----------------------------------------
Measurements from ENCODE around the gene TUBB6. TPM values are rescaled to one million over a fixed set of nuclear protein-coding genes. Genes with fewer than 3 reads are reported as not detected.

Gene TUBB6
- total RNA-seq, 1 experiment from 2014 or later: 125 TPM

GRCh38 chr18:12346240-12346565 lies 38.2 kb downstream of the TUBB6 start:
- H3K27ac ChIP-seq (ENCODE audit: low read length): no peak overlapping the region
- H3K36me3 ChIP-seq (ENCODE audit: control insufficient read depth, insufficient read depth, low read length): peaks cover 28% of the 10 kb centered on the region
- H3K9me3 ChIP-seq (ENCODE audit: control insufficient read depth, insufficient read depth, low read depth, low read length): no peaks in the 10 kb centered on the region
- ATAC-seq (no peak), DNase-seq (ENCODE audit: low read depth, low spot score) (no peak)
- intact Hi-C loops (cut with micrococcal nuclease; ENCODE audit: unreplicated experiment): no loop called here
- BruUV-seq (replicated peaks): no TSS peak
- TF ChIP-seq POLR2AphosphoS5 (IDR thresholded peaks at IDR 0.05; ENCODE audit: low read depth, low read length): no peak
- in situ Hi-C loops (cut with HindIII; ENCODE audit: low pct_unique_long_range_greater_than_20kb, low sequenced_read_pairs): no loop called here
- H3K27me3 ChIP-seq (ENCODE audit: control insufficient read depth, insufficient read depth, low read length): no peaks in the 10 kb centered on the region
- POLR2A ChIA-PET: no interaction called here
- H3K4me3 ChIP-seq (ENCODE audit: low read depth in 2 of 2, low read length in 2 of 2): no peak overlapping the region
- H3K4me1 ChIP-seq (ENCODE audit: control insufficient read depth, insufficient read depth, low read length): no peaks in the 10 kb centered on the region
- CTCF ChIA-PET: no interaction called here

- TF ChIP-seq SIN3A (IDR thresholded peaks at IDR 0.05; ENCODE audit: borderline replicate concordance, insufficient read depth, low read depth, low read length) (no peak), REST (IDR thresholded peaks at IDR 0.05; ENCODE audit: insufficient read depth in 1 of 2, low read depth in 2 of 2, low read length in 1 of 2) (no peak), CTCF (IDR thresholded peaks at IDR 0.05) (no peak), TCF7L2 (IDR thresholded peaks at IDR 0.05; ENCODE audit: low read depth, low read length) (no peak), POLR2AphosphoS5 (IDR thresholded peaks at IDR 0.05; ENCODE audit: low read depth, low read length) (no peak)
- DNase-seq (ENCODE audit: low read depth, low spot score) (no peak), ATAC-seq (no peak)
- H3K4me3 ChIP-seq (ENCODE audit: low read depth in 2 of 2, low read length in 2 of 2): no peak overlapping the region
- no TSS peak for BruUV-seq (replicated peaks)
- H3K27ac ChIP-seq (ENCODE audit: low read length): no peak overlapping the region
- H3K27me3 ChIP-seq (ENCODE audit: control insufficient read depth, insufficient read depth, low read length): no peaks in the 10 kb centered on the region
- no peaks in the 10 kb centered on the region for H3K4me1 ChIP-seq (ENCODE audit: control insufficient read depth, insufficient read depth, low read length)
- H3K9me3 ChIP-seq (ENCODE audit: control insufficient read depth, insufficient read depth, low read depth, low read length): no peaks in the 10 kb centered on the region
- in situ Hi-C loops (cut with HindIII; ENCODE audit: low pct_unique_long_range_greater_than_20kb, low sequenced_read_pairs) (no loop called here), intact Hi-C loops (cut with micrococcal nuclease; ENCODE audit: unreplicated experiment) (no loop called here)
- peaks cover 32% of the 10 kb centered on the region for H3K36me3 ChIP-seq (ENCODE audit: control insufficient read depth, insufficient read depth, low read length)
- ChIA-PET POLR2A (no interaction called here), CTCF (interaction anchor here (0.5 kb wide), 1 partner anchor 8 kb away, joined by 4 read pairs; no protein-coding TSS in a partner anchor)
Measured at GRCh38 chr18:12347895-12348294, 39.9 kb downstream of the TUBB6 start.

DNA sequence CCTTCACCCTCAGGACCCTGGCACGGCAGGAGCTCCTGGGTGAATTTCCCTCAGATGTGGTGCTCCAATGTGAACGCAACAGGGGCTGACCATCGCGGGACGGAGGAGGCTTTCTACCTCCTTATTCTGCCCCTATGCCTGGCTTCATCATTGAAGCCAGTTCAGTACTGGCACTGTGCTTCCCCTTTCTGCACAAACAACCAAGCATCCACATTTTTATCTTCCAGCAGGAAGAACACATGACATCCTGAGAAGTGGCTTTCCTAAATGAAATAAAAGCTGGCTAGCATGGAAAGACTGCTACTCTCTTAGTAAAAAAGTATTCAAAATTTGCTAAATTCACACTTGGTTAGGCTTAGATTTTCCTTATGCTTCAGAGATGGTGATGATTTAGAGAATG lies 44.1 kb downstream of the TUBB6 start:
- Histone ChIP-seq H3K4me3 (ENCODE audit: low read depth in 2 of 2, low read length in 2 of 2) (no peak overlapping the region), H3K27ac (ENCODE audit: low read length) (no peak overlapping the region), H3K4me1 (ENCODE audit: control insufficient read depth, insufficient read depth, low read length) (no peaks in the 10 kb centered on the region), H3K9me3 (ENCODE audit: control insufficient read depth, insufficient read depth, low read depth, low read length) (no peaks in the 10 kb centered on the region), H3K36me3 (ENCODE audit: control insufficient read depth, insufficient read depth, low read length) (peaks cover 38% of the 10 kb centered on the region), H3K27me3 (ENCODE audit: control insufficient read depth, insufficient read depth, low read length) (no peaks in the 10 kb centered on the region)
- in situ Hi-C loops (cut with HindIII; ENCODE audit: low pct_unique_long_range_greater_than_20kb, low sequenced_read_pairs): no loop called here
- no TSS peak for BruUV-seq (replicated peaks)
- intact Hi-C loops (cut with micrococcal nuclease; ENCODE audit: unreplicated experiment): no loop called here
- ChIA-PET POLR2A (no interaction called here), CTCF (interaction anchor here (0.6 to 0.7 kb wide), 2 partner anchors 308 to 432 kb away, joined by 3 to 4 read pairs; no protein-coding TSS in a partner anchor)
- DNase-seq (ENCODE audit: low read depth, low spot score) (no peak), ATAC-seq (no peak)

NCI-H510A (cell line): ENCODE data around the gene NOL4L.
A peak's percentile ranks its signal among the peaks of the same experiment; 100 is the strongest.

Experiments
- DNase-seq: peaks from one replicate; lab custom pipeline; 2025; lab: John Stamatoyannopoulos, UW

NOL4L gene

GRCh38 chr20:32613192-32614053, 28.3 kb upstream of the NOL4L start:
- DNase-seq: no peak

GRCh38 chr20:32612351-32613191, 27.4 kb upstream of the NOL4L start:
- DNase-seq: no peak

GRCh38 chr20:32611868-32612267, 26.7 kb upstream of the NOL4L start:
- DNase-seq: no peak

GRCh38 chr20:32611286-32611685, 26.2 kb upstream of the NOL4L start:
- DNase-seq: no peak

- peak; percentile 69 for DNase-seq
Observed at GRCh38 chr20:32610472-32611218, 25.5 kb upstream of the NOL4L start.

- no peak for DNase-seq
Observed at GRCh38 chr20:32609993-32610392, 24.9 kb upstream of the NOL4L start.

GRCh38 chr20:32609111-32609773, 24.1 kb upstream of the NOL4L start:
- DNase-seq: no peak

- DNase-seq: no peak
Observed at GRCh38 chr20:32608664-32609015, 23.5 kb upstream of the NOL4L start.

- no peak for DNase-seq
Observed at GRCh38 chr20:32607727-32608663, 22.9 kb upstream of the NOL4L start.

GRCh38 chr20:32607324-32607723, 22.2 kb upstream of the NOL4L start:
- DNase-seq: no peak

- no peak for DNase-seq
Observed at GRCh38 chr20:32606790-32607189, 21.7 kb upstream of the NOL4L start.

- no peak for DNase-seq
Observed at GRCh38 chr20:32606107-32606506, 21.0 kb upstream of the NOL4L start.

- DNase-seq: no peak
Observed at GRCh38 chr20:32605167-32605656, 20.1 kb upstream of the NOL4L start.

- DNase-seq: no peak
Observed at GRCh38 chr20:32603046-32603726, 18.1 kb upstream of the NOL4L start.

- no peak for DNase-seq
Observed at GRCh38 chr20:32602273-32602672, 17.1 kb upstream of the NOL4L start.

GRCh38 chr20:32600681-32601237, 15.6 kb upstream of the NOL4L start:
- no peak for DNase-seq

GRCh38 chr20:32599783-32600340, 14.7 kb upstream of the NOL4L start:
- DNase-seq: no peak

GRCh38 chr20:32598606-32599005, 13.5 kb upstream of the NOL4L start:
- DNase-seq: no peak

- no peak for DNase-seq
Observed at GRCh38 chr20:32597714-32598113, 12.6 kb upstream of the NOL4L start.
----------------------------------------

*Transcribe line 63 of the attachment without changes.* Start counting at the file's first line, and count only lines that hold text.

Observed at GRCh38 chr20:32606790-32607189, 21.7 kb upstream of the NOL4L start.